• pseudepigraphy •
Part of Speech: Noun, mass
Meaning: False attribution of authorship.
Notes: Today's well-established Good Word comes with all the accoutrements of other words ending on -graphy, such as photography and lithography. The adjective is pseudepigraphic(al) with the optional suffix -al which must be present in the adverb: pseudepigraphically. A work attributed to the wrong author is a pseudepigraph. Though the plural of this word is pseudepigraphs, the term pseudepigrapha is often applied in referring to all pseudepigraphs as a set.
In Play: Several publishing houses now publish dictionaries under the pseudepigraphy of 'Webster's', since that name is closely associated with dictionaries in the US. Webster's original dictionary, of course, is way out of date today. Some scholars think that many passages in the Bible were probably pseudepigraphic, since attributing work to someone with more authority would assure the true author of a wider readership—the same motivation behind the use of Noah Webster's name on a dictionary.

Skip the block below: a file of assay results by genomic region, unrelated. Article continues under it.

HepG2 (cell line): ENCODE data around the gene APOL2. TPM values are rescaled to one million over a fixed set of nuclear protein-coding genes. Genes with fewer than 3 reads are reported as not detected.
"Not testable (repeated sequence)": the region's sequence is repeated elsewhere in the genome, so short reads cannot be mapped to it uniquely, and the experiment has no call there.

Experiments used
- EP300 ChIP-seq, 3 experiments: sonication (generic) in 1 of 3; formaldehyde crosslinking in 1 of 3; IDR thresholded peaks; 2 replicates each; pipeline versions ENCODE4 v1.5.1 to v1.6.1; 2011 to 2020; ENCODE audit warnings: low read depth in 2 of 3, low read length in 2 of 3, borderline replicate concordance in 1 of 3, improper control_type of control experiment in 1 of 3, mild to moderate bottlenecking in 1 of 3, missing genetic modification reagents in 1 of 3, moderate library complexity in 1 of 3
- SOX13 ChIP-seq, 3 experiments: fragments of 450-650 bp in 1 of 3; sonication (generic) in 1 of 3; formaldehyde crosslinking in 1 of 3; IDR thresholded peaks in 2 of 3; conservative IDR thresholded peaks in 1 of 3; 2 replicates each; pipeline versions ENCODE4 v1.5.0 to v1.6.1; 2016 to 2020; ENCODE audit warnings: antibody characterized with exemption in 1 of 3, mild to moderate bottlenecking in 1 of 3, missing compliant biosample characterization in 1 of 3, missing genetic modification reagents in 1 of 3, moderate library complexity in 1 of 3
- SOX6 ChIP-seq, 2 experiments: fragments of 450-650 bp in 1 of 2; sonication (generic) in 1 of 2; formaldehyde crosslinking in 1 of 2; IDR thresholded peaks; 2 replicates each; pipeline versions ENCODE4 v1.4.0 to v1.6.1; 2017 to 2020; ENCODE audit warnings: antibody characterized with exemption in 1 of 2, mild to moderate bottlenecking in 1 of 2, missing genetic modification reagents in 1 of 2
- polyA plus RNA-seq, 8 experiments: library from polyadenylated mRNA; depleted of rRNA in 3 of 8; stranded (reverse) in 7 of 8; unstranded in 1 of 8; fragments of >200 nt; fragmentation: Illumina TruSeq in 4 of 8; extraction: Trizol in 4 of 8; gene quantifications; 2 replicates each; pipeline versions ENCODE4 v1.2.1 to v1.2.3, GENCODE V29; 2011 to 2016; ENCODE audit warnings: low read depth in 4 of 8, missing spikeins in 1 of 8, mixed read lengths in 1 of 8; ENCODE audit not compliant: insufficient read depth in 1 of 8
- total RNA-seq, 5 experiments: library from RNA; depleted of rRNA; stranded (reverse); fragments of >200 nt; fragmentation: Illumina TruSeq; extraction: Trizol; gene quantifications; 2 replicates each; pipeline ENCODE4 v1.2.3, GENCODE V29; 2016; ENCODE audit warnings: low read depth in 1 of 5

Word History: Today's Good Word combines a popular semi-compound (borrowed words that behave almost like English words in compounds) pseudo- "false" and epigraph "inscription" with the noun suffix -y. Epigraph combines the Greek preposition epi "on" with the stem from graphein "to write", so an epigraph is writing on something: an inscription in a book, on a statue or plaque, or elsewhere. The root of graphein comes from an earlier word that meant "scratch", which migrated through Old Germanic to become English carve. Pseudo has become a stand-alone word in English, referring to a pretentious person, someone who puts on airs. This word was reduced in the 1960s to pseud, which gave rise to a new adjective pseudy "affectatious, pseudo-intellectual", more popular perhaps in Britain than in the States. (To avoid any hint of pseudepigraphy, let's attribute the suggestion of today's very Good Word to Harry Murphy and thank him for it.)
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